Bears, Bibles and a Boy by Jesse David Roberts. Out of Print. "Between two trout streams which flow into the head of Brant Lake stood our weather-beaten schoolhouse, a one-room structure where all grades were taught. -- As if to protect us from the cold north and east winds, seven small mountains curved around in the shape of a horseshoe, for good luck. -- First, Second and Third Brothers were on the east [really southeast] side, a mountain for each of the Roberts boys. Thunderbolt stood in the center of the bend, then extending around to the north were Stevenson [now Stevens], Chub-pond [Little Stevens], and Big Hill [Number Eight]. To the south lay Brant Lake.

This on page 125, is a description of the topography of the valley we know as Read Scout Reservation, seen by the author when he was in school, perhaps in 1888.

Adirondack Park Backcountry Guidelines This is a free publication by the Adirondack Park Institute. Contact the Adirondack Park Visitor Interpretive Centers, P.O. Box 3000, Paul Smiths, NY 12970 Phone: (518) 327-3000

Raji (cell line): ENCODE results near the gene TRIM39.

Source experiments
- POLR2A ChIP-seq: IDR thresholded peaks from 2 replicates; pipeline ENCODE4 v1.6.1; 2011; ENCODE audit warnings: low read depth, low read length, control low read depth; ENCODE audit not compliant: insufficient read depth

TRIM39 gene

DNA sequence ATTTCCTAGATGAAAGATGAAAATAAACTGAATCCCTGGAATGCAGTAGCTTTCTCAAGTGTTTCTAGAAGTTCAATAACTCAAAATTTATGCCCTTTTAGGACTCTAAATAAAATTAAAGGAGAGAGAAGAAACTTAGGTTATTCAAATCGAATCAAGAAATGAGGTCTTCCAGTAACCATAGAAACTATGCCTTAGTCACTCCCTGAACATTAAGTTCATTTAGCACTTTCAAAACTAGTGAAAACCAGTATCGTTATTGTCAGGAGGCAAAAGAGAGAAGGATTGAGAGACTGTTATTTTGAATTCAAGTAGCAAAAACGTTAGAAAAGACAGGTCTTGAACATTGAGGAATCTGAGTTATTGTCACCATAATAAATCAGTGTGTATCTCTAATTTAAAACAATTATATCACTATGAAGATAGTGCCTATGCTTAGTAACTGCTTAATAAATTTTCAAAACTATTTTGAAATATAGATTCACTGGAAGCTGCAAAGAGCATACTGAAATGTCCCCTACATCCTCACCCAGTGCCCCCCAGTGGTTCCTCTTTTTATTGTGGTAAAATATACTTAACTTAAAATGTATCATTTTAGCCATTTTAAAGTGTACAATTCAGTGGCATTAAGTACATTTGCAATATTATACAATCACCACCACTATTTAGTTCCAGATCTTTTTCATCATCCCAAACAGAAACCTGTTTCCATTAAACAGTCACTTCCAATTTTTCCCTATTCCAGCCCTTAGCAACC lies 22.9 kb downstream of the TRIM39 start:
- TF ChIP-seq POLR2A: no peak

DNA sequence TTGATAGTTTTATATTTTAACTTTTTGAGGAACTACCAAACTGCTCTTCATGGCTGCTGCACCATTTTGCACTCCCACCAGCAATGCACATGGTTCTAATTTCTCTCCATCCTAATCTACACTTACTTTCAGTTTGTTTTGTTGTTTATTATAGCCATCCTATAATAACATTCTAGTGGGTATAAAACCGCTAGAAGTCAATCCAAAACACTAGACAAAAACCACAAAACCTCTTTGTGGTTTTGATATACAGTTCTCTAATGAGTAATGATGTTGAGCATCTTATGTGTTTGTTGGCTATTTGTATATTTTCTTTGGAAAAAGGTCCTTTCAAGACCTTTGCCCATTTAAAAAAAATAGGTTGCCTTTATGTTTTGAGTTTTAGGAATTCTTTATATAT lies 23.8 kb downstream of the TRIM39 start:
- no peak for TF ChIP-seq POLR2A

Above books that are published by the Adirondack Mountain Club are available in bookstores or at the Adirondack Mountain Club headquarters on Route 9N South (Northway Exit 21) in Lake George, NY. To order by mail or phone, call (518) 668-4447 or (800) 395-8080 (M-F, 9-4, within U.S.), or write ADK Publications, RR 3, Box 3055, Lake George, NY 12845


Adirondack Paddlers MapExternal Link

NEW 7th edition now available. 

Canoe and kayak map covering The Saranac Lakes, St. Regis Wilderness Area, Santa Clara Tract, Five Ponds Wilderness, Whitney Wilderness, Raquette River, and Cranberry Lake Wild Forest. Waterproof, full-color shaded relief map showing portages and campsites. Designed to use with the Adirondack Paddler’s Guide. Shows launch sites, campsites, leantos, portages and adjacent hiking trails.